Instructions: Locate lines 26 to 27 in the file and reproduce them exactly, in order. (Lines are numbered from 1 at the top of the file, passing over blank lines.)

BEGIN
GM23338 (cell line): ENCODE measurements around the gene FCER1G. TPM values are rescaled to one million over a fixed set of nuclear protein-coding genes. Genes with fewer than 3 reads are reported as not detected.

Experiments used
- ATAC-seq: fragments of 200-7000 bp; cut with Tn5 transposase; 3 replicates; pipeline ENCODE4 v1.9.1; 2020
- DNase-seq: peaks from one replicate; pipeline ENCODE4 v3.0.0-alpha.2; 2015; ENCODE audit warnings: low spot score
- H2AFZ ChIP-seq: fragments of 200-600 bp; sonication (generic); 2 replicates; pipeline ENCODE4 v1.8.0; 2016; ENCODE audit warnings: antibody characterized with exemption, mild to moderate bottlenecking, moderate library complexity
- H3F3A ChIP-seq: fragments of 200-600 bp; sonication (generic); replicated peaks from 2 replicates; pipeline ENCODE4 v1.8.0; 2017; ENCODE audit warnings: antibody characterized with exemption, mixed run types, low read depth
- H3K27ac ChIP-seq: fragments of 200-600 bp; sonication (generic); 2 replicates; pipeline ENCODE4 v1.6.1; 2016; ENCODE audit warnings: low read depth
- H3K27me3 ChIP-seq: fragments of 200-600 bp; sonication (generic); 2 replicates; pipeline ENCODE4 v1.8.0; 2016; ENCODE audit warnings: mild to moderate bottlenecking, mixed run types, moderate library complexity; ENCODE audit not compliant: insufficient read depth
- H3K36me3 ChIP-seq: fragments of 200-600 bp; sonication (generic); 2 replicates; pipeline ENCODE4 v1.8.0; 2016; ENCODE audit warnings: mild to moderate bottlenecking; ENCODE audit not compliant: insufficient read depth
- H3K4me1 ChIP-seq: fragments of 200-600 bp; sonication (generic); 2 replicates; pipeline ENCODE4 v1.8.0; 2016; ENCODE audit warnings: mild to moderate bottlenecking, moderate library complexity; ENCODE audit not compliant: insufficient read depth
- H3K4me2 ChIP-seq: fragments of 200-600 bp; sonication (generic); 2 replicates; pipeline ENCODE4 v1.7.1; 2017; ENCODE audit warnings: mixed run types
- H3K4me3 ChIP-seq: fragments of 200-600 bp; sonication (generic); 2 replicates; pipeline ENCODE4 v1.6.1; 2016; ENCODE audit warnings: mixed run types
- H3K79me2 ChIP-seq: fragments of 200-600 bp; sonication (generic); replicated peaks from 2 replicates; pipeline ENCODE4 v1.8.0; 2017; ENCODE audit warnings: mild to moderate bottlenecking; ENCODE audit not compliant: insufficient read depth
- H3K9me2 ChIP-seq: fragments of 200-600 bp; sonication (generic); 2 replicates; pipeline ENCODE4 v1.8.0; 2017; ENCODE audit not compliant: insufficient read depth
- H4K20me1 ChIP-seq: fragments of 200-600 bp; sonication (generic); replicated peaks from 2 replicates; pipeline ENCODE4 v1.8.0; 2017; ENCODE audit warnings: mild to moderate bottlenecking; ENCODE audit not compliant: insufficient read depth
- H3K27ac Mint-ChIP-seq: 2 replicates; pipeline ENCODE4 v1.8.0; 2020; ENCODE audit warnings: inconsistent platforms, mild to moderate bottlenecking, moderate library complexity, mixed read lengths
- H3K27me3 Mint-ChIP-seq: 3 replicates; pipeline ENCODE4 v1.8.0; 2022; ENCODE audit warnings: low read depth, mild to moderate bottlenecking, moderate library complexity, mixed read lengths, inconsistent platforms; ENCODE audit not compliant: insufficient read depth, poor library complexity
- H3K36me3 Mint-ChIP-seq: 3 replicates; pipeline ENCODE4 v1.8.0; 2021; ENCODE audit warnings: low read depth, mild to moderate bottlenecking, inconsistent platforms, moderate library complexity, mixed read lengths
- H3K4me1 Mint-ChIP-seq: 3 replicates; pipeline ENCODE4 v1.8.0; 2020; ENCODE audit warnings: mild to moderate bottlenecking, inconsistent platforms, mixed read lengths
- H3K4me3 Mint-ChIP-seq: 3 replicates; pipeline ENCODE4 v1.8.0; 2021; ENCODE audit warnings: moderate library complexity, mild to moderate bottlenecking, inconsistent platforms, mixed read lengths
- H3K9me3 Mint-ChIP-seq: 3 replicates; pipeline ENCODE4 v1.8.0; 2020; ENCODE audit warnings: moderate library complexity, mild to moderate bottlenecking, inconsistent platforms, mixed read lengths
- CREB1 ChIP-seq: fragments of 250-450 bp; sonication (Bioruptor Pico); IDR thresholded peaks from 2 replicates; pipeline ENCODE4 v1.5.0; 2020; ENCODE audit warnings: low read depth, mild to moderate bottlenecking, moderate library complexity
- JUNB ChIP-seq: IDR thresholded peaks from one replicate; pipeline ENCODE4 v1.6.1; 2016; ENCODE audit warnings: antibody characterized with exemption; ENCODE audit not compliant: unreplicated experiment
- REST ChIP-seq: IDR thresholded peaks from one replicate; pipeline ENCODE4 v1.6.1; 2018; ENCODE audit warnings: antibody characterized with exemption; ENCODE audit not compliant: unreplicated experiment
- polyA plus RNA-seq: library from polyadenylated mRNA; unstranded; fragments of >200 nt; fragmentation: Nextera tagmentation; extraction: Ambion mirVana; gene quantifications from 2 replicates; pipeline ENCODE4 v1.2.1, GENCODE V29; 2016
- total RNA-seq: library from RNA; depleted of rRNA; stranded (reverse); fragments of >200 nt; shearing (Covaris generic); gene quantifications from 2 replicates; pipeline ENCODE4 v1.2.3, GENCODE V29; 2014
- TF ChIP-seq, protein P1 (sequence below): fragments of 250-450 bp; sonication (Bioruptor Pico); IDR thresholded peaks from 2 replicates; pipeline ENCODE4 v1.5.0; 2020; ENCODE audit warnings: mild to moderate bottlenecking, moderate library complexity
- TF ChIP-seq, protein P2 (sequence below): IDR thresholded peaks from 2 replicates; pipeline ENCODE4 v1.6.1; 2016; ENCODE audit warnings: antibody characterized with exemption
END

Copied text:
- total RNA-seq: library from RNA; depleted of rRNA; stranded (reverse); fragments of >200 nt; shearing (Covaris generic); gene quantifications from 2 replicates; pipeline ENCODE4 v1.2.3, GENCODE V29; 2014
- TF ChIP-seq, protein P1 (sequence below): fragments of 250-450 bp; sonication (Bioruptor Pico); IDR thresholded peaks from 2 replicates; pipeline ENCODE4 v1.5.0; 2020; ENCODE audit warnings: mild to moderate bottlenecking, moderate library complexity